What is apparent here, and worrying in my opinion, is that clubs across Europe are prioritising aesthetics over results. Kompany may do well in Munich – his Guardiola-inspired style of play complements a club that traditionally dominates the Bundesliga and possesses the calibre of players needed to suit the system. But at a time when Bayern desperately need to make up ground on Xabi Alonso’s Leverkusen Invincibles and get results quick, the appointment of a completely unproven manager, seemingly for tactics alone, is bizarre.

It is worrying that this ‘modern’ style of play is being preferred over traditional game-winning tactics

For all Guardiola’s benefits and developments with regards to English football, serious questions must be raised around his impact on the wider football pyramid. It is naturally unfair on managers such as Dyche, who have a better track record than the likes of Kompany and the recently appointed Chelsea manager Enzo Maresca, to be snubbed for top jobs. I think that whilst a more attractive style of play is ideal, this should never be prioritised over seeking to win games.

It is worrying that this ‘modern’ style of play is being preferred over traditional game-winning tactics, which have given opportunities to many lower-league clubs in the past and earned them the finances to grow. For many of these lower league clubs, playing out from the back is simply not feasible and will inevitably harm them, not just in the table, but in terms of their revenue. Should clubs really be putting their financial situation on the line, already in dire straits, just in an attempt to play like Pep Guardiola? I argue not, and I’m sure most fans would agree.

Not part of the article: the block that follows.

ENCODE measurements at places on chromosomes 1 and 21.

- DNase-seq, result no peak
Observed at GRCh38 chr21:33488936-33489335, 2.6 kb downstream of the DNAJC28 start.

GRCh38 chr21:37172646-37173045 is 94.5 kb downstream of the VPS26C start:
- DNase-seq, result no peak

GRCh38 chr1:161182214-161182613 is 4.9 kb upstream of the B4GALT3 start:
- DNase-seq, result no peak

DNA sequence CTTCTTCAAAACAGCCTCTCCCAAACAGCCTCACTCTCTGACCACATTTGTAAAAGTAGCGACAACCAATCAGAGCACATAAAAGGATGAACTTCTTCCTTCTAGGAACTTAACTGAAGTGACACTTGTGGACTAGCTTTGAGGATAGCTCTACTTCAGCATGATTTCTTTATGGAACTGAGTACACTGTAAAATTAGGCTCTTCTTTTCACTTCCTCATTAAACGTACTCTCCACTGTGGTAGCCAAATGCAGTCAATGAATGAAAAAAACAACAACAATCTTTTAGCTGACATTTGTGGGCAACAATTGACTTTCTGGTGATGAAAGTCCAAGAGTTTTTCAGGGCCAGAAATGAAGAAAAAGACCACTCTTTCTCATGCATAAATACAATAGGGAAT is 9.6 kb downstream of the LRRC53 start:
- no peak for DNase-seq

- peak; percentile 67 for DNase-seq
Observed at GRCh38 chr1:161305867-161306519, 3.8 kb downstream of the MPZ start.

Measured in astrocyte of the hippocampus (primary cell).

Whilst no one can deny what Guardiola has achieved in his career, and in particular his achievements in England, I fear that if managers and head coaches continue to emulate the Spaniard’s style of play, the exhilarating unpredictability and raw excitement of the Premier League may disappear completely.